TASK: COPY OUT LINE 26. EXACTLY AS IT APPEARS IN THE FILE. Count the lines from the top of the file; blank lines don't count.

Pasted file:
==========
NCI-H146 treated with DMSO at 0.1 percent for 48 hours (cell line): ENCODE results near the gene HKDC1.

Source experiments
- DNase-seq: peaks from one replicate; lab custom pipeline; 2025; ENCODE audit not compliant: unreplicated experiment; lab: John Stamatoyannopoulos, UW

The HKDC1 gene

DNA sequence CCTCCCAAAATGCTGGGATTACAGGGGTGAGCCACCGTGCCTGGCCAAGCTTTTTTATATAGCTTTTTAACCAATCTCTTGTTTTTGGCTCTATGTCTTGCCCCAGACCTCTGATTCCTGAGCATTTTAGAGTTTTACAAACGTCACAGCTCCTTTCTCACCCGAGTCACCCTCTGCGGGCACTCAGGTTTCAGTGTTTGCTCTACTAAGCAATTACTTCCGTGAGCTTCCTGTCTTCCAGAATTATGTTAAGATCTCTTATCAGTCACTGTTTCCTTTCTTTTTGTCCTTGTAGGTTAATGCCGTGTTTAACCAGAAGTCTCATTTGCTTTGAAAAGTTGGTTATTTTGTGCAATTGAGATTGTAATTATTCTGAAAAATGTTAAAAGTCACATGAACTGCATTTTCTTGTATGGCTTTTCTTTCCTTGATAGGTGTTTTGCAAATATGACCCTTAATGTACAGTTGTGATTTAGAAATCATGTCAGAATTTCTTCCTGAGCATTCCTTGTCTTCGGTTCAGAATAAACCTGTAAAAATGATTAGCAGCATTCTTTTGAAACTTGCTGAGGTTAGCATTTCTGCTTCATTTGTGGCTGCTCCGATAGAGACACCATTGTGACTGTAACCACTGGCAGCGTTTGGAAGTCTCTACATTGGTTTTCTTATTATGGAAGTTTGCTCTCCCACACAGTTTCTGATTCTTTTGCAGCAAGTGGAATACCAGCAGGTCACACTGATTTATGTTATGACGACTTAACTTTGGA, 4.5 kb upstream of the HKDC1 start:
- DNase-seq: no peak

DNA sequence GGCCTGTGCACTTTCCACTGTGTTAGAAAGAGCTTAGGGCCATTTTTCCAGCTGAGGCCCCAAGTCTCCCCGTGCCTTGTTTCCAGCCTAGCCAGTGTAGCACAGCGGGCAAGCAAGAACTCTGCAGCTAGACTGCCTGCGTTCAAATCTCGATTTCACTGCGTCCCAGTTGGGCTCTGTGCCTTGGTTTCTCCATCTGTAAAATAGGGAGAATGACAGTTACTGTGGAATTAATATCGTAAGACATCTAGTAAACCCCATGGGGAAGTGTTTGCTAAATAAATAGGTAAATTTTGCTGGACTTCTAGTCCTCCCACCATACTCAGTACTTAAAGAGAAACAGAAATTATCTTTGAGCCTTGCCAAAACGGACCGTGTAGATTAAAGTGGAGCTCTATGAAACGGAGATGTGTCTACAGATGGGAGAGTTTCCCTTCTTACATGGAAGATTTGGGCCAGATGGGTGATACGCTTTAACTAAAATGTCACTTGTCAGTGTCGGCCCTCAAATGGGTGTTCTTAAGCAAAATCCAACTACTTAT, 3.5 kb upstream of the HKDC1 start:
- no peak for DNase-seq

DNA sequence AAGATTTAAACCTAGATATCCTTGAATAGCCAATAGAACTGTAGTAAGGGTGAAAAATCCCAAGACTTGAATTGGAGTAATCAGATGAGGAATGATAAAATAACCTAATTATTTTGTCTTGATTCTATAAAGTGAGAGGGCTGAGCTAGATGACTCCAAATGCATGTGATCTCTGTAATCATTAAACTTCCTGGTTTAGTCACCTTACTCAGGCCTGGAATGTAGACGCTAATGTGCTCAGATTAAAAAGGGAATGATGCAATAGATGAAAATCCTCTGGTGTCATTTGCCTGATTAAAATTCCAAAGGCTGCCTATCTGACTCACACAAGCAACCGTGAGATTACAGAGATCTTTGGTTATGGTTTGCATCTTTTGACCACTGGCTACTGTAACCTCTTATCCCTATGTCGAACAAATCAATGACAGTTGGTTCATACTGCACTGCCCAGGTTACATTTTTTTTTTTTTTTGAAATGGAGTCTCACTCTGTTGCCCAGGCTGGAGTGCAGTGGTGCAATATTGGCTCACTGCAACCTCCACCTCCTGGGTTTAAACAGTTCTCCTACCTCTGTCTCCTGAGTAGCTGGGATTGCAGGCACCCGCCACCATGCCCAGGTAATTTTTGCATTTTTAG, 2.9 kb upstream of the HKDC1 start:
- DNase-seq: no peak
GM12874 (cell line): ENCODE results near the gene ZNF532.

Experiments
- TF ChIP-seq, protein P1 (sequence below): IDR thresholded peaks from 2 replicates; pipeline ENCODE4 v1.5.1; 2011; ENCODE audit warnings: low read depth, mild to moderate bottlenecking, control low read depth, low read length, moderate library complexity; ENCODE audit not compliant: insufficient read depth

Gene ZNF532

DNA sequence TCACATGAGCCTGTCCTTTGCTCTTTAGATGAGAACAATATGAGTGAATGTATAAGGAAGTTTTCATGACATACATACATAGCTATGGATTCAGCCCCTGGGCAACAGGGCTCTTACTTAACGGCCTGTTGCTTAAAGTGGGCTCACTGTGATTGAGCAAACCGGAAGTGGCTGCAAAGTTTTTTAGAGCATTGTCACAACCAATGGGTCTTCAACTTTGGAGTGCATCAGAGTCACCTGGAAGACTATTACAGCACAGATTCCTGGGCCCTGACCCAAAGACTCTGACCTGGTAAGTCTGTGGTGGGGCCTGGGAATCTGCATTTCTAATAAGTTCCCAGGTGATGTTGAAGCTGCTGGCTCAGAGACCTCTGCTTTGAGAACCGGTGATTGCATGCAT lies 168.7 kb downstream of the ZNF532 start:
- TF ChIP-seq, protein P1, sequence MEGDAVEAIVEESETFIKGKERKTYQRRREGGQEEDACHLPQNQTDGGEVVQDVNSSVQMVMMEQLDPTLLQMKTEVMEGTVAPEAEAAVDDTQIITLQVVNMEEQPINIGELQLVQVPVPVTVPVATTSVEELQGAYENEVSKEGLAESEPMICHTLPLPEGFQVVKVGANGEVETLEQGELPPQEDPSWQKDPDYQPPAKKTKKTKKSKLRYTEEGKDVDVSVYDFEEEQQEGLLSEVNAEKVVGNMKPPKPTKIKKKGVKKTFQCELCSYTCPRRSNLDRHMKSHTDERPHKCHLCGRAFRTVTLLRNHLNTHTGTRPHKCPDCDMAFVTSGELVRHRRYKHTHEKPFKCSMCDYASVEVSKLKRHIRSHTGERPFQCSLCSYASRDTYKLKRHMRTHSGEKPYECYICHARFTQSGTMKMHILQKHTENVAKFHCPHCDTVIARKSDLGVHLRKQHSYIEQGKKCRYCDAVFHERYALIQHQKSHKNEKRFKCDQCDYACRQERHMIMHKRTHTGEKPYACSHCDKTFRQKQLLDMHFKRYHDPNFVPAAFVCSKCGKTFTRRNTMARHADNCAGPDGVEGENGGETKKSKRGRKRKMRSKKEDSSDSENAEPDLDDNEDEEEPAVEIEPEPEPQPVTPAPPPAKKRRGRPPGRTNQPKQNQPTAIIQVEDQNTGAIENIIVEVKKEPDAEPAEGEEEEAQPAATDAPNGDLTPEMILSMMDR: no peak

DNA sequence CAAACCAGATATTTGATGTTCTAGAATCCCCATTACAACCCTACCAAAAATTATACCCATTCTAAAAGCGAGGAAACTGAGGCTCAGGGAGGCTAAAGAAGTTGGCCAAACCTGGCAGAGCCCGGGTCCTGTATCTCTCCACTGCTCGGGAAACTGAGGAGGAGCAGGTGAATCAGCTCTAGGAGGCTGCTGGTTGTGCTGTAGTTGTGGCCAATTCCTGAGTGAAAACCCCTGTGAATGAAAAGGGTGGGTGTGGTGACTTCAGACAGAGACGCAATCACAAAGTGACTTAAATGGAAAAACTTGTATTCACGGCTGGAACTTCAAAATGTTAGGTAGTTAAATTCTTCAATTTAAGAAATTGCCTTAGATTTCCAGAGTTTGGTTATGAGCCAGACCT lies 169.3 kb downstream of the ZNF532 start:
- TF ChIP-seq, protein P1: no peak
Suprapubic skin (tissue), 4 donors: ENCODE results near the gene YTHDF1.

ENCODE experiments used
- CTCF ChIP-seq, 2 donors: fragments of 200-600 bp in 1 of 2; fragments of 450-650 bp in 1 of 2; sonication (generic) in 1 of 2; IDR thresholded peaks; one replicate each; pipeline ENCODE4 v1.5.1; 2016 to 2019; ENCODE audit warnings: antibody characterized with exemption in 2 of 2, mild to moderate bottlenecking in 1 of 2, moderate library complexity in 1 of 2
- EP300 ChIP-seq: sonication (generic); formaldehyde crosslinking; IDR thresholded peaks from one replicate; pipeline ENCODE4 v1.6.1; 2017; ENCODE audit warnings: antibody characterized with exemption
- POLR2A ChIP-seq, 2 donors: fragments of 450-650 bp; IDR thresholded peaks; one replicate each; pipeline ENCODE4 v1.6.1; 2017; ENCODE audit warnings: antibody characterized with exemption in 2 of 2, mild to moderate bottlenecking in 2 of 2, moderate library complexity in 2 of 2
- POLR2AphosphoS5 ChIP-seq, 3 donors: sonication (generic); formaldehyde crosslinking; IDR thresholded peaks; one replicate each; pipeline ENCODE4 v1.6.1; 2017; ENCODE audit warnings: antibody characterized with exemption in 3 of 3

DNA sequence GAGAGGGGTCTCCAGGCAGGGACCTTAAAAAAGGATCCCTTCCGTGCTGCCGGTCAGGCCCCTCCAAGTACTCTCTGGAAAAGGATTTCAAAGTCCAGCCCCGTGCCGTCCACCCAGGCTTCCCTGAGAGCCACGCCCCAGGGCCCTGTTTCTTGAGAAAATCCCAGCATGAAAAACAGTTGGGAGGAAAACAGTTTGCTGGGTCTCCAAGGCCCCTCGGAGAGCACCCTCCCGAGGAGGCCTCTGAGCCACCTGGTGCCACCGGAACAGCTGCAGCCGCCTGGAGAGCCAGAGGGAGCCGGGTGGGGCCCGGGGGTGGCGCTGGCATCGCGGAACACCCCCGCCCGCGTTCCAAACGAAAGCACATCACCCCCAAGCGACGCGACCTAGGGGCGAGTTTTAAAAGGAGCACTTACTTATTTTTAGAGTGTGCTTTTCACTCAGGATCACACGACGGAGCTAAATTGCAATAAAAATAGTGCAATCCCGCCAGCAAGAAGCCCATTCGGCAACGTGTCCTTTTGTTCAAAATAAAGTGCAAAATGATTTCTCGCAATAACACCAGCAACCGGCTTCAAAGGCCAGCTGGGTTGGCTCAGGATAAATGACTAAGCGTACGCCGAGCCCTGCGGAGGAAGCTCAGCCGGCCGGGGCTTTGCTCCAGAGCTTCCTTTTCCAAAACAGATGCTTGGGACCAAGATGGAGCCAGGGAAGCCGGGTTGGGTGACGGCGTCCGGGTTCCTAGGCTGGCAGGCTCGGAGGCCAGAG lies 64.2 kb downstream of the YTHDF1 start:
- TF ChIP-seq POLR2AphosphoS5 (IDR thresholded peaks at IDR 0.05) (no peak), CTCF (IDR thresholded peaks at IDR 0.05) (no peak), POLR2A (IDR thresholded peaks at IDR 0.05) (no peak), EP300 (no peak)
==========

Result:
- TF ChIP-seq POLR2AphosphoS5 (IDR thresholded peaks at IDR 0.05) (no peak), CTCF (IDR thresholded peaks at IDR 0.05) (no peak), POLR2A (IDR thresholded peaks at IDR 0.05) (no peak), EP300 (no peak)